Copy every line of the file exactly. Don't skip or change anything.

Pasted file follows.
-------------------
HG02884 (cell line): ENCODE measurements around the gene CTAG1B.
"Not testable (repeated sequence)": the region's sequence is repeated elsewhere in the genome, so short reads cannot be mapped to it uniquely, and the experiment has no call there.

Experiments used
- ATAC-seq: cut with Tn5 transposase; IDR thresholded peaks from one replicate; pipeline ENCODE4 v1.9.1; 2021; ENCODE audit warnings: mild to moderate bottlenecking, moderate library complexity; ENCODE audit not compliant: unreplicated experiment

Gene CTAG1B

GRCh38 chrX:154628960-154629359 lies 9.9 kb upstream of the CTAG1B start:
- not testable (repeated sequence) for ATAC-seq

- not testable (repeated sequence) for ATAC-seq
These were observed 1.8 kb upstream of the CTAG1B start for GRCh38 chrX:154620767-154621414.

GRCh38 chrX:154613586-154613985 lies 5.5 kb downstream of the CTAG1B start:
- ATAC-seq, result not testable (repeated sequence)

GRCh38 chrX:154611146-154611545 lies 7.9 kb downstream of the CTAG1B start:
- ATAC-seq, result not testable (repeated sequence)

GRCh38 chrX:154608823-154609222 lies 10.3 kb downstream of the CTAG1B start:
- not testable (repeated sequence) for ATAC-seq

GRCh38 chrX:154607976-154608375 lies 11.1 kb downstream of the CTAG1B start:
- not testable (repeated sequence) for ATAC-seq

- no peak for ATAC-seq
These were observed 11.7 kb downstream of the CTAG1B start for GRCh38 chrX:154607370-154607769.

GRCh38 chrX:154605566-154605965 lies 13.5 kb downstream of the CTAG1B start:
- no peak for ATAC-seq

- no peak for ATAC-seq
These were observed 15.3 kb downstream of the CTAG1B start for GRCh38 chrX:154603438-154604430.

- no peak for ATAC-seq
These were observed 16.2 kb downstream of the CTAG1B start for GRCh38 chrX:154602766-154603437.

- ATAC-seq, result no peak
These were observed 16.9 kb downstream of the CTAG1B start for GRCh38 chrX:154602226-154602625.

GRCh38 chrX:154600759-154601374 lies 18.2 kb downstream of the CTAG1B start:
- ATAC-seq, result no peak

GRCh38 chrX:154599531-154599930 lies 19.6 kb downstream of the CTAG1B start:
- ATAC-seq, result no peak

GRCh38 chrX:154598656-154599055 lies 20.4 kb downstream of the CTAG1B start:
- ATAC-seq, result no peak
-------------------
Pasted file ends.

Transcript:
HG02884 (cell line): ENCODE measurements around the gene CTAG1B.
"Not testable (repeated sequence)": the region's sequence is repeated elsewhere in the genome, so short reads cannot be mapped to it uniquely, and the experiment has no call there.

Experiments used
- ATAC-seq: cut with Tn5 transposase; IDR thresholded peaks from one replicate; pipeline ENCODE4 v1.9.1; 2021; ENCODE audit warnings: mild to moderate bottlenecking, moderate library complexity; ENCODE audit not compliant: unreplicated experiment

Gene CTAG1B

GRCh38 chrX:154628960-154629359 lies 9.9 kb upstream of the CTAG1B start:
- not testable (repeated sequence) for ATAC-seq

- not testable (repeated sequence) for ATAC-seq
These were observed 1.8 kb upstream of the CTAG1B start for GRCh38 chrX:154620767-154621414.

GRCh38 chrX:154613586-154613985 lies 5.5 kb downstream of the CTAG1B start:
- ATAC-seq, result not testable (repeated sequence)

GRCh38 chrX:154611146-154611545 lies 7.9 kb downstream of the CTAG1B start:
- ATAC-seq, result not testable (repeated sequence)

GRCh38 chrX:154608823-154609222 lies 10.3 kb downstream of the CTAG1B start:
- not testable (repeated sequence) for ATAC-seq

GRCh38 chrX:154607976-154608375 lies 11.1 kb downstream of the CTAG1B start:
- not testable (repeated sequence) for ATAC-seq

- no peak for ATAC-seq
These were observed 11.7 kb downstream of the CTAG1B start for GRCh38 chrX:154607370-154607769.

GRCh38 chrX:154605566-154605965 lies 13.5 kb downstream of the CTAG1B start:
- no peak for ATAC-seq

- no peak for ATAC-seq
These were observed 15.3 kb downstream of the CTAG1B start for GRCh38 chrX:154603438-154604430.

- no peak for ATAC-seq
These were observed 16.2 kb downstream of the CTAG1B start for GRCh38 chrX:154602766-154603437.

- ATAC-seq, result no peak
These were observed 16.9 kb downstream of the CTAG1B start for GRCh38 chrX:154602226-154602625.

GRCh38 chrX:154600759-154601374 lies 18.2 kb downstream of the CTAG1B start:
- ATAC-seq, result no peak

GRCh38 chrX:154599531-154599930 lies 19.6 kb downstream of the CTAG1B start:
- ATAC-seq, result no peak

GRCh38 chrX:154598656-154599055 lies 20.4 kb downstream of the CTAG1B start:
- ATAC-seq, result no peak